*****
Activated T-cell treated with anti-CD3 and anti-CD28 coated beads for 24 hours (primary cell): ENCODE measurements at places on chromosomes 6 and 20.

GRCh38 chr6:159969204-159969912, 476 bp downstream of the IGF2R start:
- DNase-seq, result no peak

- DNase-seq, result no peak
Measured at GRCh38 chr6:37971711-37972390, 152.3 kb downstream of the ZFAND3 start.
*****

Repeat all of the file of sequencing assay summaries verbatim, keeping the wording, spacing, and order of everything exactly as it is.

Activated T-cell treated with anti-CD3 and anti-CD28 coated beads for 24 hours (primary cell): ENCODE measurements at places on chromosomes 6 and 20.

GRCh38 chr6:159969204-159969912, 476 bp downstream of the IGF2R start:
- DNase-seq, result no peak

- DNase-seq, result no peak
Measured at GRCh38 chr6:37971711-37972390, 152.3 kb downstream of the ZFAND3 start.